by Kristin Cashore
Harcourt, Orlando, 2008. 471 pages.
Sonderbooks Stand-out 2010: #5 Fantasy Teen Fiction
Katsa has a Grace. Like every child whose eyes settle into two different colors, Katsa has an extraordinary gift, and was sent to the court of the king, her uncle, until it became clear what her Grace would be and if it would be useful to him.
When she was only eight years old, it became clear that her Grace was killing. She can fight and defeat anyone, with weapons or not. The king did indeed find this gift useful, and from the time that she was ten, he ordered Katsa to do his bullying for him, to punish anyone who displeased him.
Now that she is eighteen, she is finding ways to rebel, ways to use her Grace to help people, to fight injustice instead of causing it. On one mission, she encounters a mystery. Why would anyone want to kidnap the kind old father of the king of Lienid?
Then she meets the old man’s grandson, a prince of Lienid, who is also apparently Graced with fighting, and the first real challenge she’s ever encountered. They begin practicing together, and Katsa is horrified to find herself beginning to trust this man. They decide to tackle the mystery together.
This book has a great story of adventure against impossible odds, with a tremendously likable heroine who can defeat almost anyone or anything. Woven into the story is Katsa’s struggle with who she is. Is she a killing machine for a bully of a king to use for his purposes, or can she choose to be something more?
I found the romance particularly wonderful, as we watch Katsa wrestling with her feelings and her habits of not trusting anyone. I thought that part especially well-written and delightful to read.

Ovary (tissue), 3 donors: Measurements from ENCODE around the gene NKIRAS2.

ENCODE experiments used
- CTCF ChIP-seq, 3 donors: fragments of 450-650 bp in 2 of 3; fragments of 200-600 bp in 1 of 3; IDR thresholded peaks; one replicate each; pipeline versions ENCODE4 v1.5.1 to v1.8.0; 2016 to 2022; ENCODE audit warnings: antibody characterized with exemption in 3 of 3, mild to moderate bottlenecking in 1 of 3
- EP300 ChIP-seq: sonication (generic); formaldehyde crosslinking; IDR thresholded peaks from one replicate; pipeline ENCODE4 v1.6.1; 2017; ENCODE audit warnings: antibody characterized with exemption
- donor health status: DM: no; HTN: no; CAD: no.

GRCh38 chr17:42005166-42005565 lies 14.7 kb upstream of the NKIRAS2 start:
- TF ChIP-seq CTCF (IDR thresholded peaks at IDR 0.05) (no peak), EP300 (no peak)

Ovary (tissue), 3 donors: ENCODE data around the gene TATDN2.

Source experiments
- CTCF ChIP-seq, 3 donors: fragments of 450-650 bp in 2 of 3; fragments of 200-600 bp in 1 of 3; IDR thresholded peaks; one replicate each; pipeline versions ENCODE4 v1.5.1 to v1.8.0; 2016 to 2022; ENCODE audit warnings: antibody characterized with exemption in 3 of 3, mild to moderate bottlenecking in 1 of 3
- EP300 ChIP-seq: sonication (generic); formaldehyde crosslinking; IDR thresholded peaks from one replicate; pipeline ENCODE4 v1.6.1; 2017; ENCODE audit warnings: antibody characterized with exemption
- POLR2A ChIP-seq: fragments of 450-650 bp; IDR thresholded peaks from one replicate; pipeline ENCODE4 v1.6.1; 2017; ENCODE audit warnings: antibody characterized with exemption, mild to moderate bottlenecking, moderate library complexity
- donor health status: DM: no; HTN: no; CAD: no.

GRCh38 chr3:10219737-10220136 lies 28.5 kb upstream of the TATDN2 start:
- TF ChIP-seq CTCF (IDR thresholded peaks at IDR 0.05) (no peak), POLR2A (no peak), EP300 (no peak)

Parents, this book isn’t for young teens. Katsa is not interested in marriage, and she and the prince decide to be lovers. Their encounters are described tastefully, even beautifully, but they are described. You might want to discuss your opinion of Katsa’s choice not to marry. To me, it seems consistent with her character and her difficulties with trust. But on the other hand, it’s clear that either one of the lovers would be completely devastated if the other one were to take advantage of the “freedom” they’ve been granted. I like the way Kristin Cashore shows us Katsa talking about being free to leave her lover, but then having tremendous difficulty actually doing it, even when their lives depend on it.
All in all, I thought the romance, with all its ambivalence and wildly fluctuating new feelings for Katsa, was the most beautifully written part of this magnificent book. I’m amazed that it’s a first novel, and am now among those eagerly looking forward to the sequel, Fire, which comes out in October 2009.